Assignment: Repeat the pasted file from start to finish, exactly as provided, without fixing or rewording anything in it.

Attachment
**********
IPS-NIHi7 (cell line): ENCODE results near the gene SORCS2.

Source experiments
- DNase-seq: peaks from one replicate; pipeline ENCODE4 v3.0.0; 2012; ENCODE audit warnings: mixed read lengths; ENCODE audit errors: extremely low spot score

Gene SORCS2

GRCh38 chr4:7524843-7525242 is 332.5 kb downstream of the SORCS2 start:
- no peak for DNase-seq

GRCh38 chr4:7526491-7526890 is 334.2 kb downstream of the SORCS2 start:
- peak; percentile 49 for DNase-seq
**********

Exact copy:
IPS-NIHi7 (cell line): ENCODE results near the gene SORCS2.

Source experiments
- DNase-seq: peaks from one replicate; pipeline ENCODE4 v3.0.0; 2012; ENCODE audit warnings: mixed read lengths; ENCODE audit errors: extremely low spot score

Gene SORCS2

GRCh38 chr4:7524843-7525242 is 332.5 kb downstream of the SORCS2 start:
- no peak for DNase-seq

GRCh38 chr4:7526491-7526890 is 334.2 kb downstream of the SORCS2 start:
- peak; percentile 49 for DNase-seq